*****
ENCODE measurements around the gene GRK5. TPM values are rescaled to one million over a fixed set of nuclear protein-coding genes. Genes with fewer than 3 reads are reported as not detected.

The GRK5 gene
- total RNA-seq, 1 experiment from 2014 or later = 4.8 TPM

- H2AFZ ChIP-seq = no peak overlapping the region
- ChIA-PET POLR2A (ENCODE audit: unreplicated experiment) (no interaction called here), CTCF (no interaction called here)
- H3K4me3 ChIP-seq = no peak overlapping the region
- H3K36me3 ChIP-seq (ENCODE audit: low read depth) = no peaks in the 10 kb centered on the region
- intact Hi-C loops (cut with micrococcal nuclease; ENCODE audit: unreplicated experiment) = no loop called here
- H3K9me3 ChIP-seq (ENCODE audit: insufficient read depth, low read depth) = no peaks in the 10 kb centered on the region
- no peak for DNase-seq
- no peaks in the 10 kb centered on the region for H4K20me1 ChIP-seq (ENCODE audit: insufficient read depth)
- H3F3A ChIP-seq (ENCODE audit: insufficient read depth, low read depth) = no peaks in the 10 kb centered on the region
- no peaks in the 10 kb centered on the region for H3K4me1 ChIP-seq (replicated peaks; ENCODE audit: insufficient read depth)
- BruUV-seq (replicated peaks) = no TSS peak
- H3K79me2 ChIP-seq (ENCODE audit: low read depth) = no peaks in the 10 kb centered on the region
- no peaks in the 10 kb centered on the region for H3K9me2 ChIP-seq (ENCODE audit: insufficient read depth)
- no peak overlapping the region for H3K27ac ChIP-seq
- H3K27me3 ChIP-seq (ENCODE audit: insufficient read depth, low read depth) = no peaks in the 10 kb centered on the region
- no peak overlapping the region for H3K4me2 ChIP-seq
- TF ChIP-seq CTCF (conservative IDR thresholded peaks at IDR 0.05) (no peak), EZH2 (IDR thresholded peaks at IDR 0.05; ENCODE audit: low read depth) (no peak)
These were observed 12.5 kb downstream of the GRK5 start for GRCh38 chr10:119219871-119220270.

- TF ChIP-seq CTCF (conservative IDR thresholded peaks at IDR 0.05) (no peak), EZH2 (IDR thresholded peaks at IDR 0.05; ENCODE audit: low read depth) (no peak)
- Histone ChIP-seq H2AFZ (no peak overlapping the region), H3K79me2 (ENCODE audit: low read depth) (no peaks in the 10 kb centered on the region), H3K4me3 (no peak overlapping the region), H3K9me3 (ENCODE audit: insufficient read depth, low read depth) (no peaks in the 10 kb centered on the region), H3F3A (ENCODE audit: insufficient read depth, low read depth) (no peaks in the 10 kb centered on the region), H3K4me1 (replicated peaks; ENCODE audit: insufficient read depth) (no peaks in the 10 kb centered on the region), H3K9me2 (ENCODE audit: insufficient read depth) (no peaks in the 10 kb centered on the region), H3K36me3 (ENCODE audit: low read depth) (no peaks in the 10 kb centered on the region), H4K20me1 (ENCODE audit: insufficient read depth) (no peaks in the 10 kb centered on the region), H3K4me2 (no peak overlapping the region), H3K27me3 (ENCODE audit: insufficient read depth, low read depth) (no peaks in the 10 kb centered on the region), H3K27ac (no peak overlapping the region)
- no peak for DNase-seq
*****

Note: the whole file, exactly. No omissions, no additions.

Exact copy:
ENCODE measurements around the gene GRK5. TPM values are rescaled to one million over a fixed set of nuclear protein-coding genes. Genes with fewer than 3 reads are reported as not detected.

The GRK5 gene
- total RNA-seq, 1 experiment from 2014 or later = 4.8 TPM

- H2AFZ ChIP-seq = no peak overlapping the region
- ChIA-PET POLR2A (ENCODE audit: unreplicated experiment) (no interaction called here), CTCF (no interaction called here)
- H3K4me3 ChIP-seq = no peak overlapping the region
- H3K36me3 ChIP-seq (ENCODE audit: low read depth) = no peaks in the 10 kb centered on the region
- intact Hi-C loops (cut with micrococcal nuclease; ENCODE audit: unreplicated experiment) = no loop called here
- H3K9me3 ChIP-seq (ENCODE audit: insufficient read depth, low read depth) = no peaks in the 10 kb centered on the region
- no peak for DNase-seq
- no peaks in the 10 kb centered on the region for H4K20me1 ChIP-seq (ENCODE audit: insufficient read depth)
- H3F3A ChIP-seq (ENCODE audit: insufficient read depth, low read depth) = no peaks in the 10 kb centered on the region
- no peaks in the 10 kb centered on the region for H3K4me1 ChIP-seq (replicated peaks; ENCODE audit: insufficient read depth)
- BruUV-seq (replicated peaks) = no TSS peak
- H3K79me2 ChIP-seq (ENCODE audit: low read depth) = no peaks in the 10 kb centered on the region
- no peaks in the 10 kb centered on the region for H3K9me2 ChIP-seq (ENCODE audit: insufficient read depth)
- no peak overlapping the region for H3K27ac ChIP-seq
- H3K27me3 ChIP-seq (ENCODE audit: insufficient read depth, low read depth) = no peaks in the 10 kb centered on the region
- no peak overlapping the region for H3K4me2 ChIP-seq
- TF ChIP-seq CTCF (conservative IDR thresholded peaks at IDR 0.05) (no peak), EZH2 (IDR thresholded peaks at IDR 0.05; ENCODE audit: low read depth) (no peak)
These were observed 12.5 kb downstream of the GRK5 start for GRCh38 chr10:119219871-119220270.

- TF ChIP-seq CTCF (conservative IDR thresholded peaks at IDR 0.05) (no peak), EZH2 (IDR thresholded peaks at IDR 0.05; ENCODE audit: low read depth) (no peak)
- Histone ChIP-seq H2AFZ (no peak overlapping the region), H3K79me2 (ENCODE audit: low read depth) (no peaks in the 10 kb centered on the region), H3K4me3 (no peak overlapping the region), H3K9me3 (ENCODE audit: insufficient read depth, low read depth) (no peaks in the 10 kb centered on the region), H3F3A (ENCODE audit: insufficient read depth, low read depth) (no peaks in the 10 kb centered on the region), H3K4me1 (replicated peaks; ENCODE audit: insufficient read depth) (no peaks in the 10 kb centered on the region), H3K9me2 (ENCODE audit: insufficient read depth) (no peaks in the 10 kb centered on the region), H3K36me3 (ENCODE audit: low read depth) (no peaks in the 10 kb centered on the region), H4K20me1 (ENCODE audit: insufficient read depth) (no peaks in the 10 kb centered on the region), H3K4me2 (no peak overlapping the region), H3K27me3 (ENCODE audit: insufficient read depth, low read depth) (no peaks in the 10 kb centered on the region), H3K27ac (no peak overlapping the region)
- no peak for DNase-seq